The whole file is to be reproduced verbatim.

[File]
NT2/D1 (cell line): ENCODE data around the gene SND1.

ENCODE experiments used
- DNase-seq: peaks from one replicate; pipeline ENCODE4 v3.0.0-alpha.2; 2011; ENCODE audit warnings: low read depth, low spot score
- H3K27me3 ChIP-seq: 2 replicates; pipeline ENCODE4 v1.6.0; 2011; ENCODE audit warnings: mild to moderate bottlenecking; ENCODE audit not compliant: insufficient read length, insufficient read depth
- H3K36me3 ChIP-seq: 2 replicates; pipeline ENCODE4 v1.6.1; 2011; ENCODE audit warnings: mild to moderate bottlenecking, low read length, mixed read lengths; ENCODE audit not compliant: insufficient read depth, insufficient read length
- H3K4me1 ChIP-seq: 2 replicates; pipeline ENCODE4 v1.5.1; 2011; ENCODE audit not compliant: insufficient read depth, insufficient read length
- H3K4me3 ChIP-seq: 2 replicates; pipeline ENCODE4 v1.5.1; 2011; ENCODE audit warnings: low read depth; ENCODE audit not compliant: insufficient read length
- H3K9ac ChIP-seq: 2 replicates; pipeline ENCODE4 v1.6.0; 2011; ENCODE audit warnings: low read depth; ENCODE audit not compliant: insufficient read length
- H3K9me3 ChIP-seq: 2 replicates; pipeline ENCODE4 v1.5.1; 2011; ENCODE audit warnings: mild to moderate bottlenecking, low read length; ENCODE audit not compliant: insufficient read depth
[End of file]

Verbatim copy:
NT2/D1 (cell line): ENCODE data around the gene SND1.

ENCODE experiments used
- DNase-seq: peaks from one replicate; pipeline ENCODE4 v3.0.0-alpha.2; 2011; ENCODE audit warnings: low read depth, low spot score
- H3K27me3 ChIP-seq: 2 replicates; pipeline ENCODE4 v1.6.0; 2011; ENCODE audit warnings: mild to moderate bottlenecking; ENCODE audit not compliant: insufficient read length, insufficient read depth
- H3K36me3 ChIP-seq: 2 replicates; pipeline ENCODE4 v1.6.1; 2011; ENCODE audit warnings: mild to moderate bottlenecking, low read length, mixed read lengths; ENCODE audit not compliant: insufficient read depth, insufficient read length
- H3K4me1 ChIP-seq: 2 replicates; pipeline ENCODE4 v1.5.1; 2011; ENCODE audit not compliant: insufficient read depth, insufficient read length
- H3K4me3 ChIP-seq: 2 replicates; pipeline ENCODE4 v1.5.1; 2011; ENCODE audit warnings: low read depth; ENCODE audit not compliant: insufficient read length
- H3K9ac ChIP-seq: 2 replicates; pipeline ENCODE4 v1.6.0; 2011; ENCODE audit warnings: low read depth; ENCODE audit not compliant: insufficient read length
- H3K9me3 ChIP-seq: 2 replicates; pipeline ENCODE4 v1.5.1; 2011; ENCODE audit warnings: mild to moderate bottlenecking, low read length; ENCODE audit not compliant: insufficient read depth